It seems like such a long time ago that the two worst teams in the NFC East squared off in Landover, Md., in a game that ended on an Alex Barron holding penalty.
We thought the play might live in infamy for the Dallas Cowboys, but it's only another sad footnote in a pitiful season that has become slightly tolerable because of the work of interim coach Jason Garrett.
Some of us thought the Washington Redskins' season-opening win over the Cowboys might mean something. But we now know the Skins were in such a state of disrepair that not even Mike Shanahan could save this thing. In fact, the Redskins don't seem to be in much better shape than when they brought in a man from a bingo parlor to call plays last season.
Sunday will feature two of the most dysfunctional franchises in the league. The Cowboys certainly have more talent than the Redskins, which makes their 4-9 record all the more embarrassing. It's sad that a team has to win this game Sunday, although there's always the threat of a scoreless tie.
The Redskins are led by a man who has serious skins on the wall, and the Cowboys are led by a man who owns a Princeton degree. You'd have to call Garrett a failure in Dallas as an offensive coordinator. His greatest moments, which came in 2007, were aided by the presence of Tony Sparano, who wasn't truly appreciated by Cowboys owner Jerry Jones until he led a remarkable turnaround as head coach in Miami in '08.
Shanahan appeared to be a made man with the Redskins just because he was powerful enough to keep meddling owner Dan Snyder in the shadows. Shanahan's first mistake was getting into a feud with a defensive tackle who didn't give a damn. The head coach made such a production of showing who was boss that he almost pulled off the impossible feat of making Albert Haynesworth seem sympathetic. Shanahan tried to make an example out of the petulant Haynesworth, but all he did was fuel the controversy.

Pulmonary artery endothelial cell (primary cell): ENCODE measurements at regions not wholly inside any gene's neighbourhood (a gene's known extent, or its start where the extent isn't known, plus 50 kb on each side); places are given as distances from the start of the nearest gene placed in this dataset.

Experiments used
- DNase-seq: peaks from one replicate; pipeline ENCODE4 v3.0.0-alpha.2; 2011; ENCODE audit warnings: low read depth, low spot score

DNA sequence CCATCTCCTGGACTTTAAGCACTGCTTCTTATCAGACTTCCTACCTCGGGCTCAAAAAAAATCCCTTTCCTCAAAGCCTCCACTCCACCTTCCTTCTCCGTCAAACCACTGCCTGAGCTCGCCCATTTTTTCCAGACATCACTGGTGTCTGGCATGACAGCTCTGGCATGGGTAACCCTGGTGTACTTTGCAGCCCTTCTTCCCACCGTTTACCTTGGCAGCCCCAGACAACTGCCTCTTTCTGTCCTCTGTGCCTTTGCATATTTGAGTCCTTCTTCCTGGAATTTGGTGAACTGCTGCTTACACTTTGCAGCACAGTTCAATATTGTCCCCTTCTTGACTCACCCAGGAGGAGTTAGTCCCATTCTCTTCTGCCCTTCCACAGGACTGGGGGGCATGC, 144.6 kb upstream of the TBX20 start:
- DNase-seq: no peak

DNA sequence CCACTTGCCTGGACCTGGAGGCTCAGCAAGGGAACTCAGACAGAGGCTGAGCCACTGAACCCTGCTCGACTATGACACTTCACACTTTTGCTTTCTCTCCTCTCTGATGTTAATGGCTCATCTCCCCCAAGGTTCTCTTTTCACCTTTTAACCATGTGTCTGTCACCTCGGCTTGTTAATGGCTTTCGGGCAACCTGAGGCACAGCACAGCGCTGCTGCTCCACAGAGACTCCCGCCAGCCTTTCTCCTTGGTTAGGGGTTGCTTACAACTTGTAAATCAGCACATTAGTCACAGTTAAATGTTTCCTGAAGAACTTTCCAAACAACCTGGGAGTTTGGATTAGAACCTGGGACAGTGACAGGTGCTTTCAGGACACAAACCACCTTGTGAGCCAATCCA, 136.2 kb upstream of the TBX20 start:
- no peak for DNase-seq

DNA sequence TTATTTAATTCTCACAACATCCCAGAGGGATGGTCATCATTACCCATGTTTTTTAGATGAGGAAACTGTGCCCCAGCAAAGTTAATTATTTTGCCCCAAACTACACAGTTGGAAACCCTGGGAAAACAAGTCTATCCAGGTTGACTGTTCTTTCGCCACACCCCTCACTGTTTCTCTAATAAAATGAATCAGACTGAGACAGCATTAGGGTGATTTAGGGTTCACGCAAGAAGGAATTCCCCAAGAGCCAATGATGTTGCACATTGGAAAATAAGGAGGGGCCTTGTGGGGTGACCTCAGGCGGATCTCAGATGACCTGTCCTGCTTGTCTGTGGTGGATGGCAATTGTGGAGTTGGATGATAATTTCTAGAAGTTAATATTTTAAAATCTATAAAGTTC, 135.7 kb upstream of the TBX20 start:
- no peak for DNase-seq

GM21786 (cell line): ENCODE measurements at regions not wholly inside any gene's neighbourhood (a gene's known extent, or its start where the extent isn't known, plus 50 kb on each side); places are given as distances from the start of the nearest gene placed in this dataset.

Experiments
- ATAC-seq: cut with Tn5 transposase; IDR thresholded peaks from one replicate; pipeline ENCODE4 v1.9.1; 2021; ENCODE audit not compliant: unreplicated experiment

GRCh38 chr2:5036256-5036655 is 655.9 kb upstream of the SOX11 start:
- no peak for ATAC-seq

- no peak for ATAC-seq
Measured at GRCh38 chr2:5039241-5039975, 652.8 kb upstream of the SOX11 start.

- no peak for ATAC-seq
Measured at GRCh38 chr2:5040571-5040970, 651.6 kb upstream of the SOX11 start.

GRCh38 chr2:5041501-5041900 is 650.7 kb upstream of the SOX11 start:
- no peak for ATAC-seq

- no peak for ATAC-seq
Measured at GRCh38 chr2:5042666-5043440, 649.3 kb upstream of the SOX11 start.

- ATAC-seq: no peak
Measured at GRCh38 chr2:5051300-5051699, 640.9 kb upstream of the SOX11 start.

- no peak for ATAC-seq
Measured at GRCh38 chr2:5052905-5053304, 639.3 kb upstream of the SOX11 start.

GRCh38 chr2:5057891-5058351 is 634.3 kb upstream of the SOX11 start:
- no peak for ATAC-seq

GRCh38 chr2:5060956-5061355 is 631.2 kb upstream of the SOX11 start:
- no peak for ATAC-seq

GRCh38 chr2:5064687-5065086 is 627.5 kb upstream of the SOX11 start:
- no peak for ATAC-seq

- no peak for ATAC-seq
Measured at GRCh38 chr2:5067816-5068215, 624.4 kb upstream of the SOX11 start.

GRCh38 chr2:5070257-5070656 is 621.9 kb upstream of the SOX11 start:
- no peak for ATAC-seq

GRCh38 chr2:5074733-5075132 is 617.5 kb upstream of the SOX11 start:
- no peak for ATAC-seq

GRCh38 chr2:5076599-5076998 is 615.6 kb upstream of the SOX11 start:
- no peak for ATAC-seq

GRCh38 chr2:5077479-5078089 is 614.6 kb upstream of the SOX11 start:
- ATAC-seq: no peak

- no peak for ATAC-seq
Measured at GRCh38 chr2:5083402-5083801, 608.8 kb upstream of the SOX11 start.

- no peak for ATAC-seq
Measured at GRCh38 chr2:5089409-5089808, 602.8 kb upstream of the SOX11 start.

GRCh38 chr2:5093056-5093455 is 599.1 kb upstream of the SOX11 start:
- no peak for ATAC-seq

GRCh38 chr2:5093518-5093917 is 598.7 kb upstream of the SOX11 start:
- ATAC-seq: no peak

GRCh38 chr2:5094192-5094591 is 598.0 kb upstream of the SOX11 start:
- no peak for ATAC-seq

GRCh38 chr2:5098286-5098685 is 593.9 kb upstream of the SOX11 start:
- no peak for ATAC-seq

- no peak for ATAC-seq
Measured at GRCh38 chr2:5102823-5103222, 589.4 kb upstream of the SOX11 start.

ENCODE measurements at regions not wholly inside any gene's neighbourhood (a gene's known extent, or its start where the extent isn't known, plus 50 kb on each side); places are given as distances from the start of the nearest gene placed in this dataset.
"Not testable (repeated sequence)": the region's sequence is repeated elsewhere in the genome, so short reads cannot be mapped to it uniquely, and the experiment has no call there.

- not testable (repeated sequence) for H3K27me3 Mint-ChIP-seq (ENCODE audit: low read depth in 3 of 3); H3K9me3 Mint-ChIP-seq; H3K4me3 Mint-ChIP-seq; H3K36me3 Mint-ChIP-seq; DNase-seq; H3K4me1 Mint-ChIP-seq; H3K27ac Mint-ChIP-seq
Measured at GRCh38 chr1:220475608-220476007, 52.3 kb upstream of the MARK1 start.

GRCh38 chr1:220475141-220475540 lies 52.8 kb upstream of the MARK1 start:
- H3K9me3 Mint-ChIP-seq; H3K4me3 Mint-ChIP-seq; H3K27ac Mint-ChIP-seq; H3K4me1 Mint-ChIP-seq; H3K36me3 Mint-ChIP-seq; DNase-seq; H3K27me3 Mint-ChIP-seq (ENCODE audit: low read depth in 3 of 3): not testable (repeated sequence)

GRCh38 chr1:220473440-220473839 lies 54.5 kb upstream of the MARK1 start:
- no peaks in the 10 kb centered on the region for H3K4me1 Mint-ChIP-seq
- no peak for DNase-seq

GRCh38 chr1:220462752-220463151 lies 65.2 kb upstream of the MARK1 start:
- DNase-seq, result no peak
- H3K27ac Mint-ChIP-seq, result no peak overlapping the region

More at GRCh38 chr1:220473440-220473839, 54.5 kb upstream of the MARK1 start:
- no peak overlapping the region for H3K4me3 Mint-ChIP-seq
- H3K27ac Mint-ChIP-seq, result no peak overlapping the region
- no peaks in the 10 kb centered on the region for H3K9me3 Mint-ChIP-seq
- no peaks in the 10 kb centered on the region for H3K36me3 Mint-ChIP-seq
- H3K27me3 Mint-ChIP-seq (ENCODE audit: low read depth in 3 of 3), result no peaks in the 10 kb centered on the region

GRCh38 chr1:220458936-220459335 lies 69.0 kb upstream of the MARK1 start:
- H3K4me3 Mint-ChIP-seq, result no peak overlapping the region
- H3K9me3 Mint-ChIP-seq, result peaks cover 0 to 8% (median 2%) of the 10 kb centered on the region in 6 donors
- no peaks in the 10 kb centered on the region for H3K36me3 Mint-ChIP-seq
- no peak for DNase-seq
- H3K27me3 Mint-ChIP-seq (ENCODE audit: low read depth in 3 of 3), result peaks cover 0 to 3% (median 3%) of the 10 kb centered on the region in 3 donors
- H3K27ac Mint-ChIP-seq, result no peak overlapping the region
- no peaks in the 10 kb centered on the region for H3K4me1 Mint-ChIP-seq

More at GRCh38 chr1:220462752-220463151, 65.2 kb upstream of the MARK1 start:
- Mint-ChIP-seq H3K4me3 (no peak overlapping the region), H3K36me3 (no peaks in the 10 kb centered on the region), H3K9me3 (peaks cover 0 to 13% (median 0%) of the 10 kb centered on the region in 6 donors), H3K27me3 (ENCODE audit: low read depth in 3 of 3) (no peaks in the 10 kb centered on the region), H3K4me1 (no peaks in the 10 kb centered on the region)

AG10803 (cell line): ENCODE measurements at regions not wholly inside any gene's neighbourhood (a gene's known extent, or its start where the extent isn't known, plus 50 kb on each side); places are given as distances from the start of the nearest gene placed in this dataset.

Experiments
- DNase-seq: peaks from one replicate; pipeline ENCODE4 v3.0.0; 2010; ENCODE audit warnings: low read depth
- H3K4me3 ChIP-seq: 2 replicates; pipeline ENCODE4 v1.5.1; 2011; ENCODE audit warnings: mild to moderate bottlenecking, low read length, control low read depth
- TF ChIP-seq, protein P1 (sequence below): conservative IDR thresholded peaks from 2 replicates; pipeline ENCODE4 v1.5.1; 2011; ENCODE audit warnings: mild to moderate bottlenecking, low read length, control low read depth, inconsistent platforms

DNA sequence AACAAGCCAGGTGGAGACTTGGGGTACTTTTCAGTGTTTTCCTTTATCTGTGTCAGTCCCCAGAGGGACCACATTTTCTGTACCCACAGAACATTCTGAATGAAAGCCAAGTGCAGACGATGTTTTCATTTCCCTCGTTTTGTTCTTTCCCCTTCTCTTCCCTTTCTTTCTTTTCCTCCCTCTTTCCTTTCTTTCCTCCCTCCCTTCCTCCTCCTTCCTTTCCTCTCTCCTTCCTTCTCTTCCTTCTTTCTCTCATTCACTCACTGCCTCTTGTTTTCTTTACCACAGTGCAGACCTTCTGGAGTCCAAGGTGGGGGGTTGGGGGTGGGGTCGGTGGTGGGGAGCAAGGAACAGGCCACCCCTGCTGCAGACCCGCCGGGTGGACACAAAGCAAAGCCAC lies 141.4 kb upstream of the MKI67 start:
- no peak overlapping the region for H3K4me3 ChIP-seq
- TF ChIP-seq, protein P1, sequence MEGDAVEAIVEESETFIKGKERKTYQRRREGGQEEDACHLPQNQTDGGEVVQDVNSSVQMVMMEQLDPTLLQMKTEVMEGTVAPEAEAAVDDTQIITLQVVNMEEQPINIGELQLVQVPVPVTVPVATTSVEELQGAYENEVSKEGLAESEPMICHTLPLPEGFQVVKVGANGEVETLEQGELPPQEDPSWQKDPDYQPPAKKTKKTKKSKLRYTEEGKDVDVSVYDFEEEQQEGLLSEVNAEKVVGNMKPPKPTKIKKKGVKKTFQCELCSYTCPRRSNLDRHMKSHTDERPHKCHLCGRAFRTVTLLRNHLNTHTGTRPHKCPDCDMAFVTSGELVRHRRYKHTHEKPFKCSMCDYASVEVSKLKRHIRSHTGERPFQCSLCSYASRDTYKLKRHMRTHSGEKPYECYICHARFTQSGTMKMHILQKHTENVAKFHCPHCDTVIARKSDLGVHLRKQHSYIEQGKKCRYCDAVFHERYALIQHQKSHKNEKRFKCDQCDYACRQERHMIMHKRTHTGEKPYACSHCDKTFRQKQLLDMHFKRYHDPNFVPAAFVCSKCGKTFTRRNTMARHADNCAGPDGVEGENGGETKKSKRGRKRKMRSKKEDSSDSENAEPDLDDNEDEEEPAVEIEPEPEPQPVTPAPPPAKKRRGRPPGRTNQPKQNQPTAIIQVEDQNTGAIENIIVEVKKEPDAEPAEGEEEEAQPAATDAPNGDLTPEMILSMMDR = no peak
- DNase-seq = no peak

But as if that situation weren't enough, Shanahan benched starting quarterback Donovan McNabb with the game still hanging in the balance against the Detroit Lions. In the aftermath of that benching, Shanahan and his son/offensive coordinator, Kyle, embarrassed themselves by presenting a menu of explanations. Two weeks later, the organization signed McNabb to a long-term contract extension that appeared to make him one of the richest men in football history before ESPN Insider Adam Schefter suggested otherwise the next afternoon.
Garrett doesn't have Shanahan's pedigree, but you could argue that he's done a better head-coaching job this season. He's convinced players to actually show a little pride in what they're doing, and he's led the Cowboys to a 3-2 record since his take over.
Of these two dysfunctional franchises, I think the Cowboys are in better position. The Redskins don't know who their quarterback will be next season, despite what McNabb's contract says. He's actually on pace to set the Redskins' record for passing yards in a season, despite the Skins' No. 28 ranking in points scored. Jay Schroeder's magical '86 season in which he threw for 4,109 yards is there for the taking.
I think Garrett has already won the job in Dallas, but wins over the Skins and Cardinals would cement the deal. That's why this isn't a "meaningless" game for the two hapless teams. If the Cowboys somehow run the table and finish 7-9, perhaps it will be seen as a good thing in some circles.
But in a lot of ways, it would just be a reminder of what could've been. Jones has a lot to think about over the next few weeks. Did he wildly overestimate this team's talent or did his players underachieve in epic fashion?
For the record, I have the Cowboys winning the Dysfunctional Bowl, 31-14. I just wish I could be there to see it. For some odd reason, ESPN.com has me attending a game that actually makes a difference.
Matt Mosley covers the NFC East for ESPN.com and the Dallas-Fort Worth sports scene for ESPNDallas.com.